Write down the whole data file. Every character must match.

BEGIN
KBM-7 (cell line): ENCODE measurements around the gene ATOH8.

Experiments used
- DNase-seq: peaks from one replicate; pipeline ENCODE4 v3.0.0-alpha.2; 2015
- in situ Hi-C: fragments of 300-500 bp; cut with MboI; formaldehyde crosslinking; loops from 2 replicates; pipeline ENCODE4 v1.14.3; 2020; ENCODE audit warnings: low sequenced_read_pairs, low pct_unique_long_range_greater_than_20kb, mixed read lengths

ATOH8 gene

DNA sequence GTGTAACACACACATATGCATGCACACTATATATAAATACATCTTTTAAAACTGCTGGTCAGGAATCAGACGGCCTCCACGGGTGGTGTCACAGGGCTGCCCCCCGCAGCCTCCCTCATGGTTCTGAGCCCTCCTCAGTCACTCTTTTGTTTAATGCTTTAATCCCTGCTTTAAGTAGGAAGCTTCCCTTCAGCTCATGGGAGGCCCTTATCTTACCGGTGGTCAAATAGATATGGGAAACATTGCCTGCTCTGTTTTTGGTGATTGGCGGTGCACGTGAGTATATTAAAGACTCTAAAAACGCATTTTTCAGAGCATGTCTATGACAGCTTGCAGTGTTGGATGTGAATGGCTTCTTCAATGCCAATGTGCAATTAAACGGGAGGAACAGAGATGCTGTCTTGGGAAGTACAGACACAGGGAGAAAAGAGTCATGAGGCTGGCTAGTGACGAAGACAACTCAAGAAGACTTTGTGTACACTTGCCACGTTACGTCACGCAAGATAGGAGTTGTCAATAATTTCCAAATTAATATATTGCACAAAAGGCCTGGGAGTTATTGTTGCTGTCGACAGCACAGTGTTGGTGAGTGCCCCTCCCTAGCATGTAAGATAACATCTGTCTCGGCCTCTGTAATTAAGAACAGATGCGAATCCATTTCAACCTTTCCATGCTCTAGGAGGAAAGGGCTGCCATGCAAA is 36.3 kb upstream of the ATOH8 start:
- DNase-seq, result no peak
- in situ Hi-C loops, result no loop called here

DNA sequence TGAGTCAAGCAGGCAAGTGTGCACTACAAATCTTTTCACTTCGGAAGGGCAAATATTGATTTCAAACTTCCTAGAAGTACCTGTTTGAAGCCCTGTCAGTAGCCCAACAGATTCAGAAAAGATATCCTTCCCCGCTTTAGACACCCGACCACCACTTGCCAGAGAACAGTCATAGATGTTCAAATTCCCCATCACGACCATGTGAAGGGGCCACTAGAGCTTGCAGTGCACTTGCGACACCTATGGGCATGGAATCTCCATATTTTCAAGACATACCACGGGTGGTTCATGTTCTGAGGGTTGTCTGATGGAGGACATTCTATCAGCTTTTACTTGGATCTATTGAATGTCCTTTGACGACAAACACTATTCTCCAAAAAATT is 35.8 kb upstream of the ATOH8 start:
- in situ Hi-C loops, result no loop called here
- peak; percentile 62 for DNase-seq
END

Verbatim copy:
KBM-7 (cell line): ENCODE measurements around the gene ATOH8.

Experiments used
- DNase-seq: peaks from one replicate; pipeline ENCODE4 v3.0.0-alpha.2; 2015
- in situ Hi-C: fragments of 300-500 bp; cut with MboI; formaldehyde crosslinking; loops from 2 replicates; pipeline ENCODE4 v1.14.3; 2020; ENCODE audit warnings: low sequenced_read_pairs, low pct_unique_long_range_greater_than_20kb, mixed read lengths

ATOH8 gene

DNA sequence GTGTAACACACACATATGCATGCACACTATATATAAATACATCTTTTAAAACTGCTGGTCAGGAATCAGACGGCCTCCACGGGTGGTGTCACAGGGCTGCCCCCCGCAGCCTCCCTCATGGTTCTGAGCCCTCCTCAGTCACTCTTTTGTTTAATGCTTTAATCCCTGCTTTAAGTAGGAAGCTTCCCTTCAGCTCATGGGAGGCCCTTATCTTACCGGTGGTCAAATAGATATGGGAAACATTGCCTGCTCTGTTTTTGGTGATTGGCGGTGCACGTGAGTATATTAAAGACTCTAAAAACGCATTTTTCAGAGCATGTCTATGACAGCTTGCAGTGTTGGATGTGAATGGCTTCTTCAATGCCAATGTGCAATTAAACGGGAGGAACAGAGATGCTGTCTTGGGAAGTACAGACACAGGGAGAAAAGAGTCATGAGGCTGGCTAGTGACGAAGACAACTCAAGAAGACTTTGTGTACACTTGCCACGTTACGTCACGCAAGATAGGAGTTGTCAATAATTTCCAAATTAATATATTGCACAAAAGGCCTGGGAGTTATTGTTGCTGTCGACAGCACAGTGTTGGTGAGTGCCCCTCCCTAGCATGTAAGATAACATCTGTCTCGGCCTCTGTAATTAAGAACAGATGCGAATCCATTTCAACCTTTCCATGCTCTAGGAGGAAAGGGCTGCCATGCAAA is 36.3 kb upstream of the ATOH8 start:
- DNase-seq, result no peak
- in situ Hi-C loops, result no loop called here

DNA sequence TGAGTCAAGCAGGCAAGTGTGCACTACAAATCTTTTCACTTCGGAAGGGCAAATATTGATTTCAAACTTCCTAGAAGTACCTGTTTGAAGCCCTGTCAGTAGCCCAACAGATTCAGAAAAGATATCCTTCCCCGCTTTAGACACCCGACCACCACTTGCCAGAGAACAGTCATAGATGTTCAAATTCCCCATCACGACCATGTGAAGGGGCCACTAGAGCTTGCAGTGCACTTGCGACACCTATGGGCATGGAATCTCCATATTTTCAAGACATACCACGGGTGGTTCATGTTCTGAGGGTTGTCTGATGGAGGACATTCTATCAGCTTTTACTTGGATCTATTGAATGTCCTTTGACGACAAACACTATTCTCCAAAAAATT is 35.8 kb upstream of the ATOH8 start:
- in situ Hi-C loops, result no loop called here
- peak; percentile 62 for DNase-seq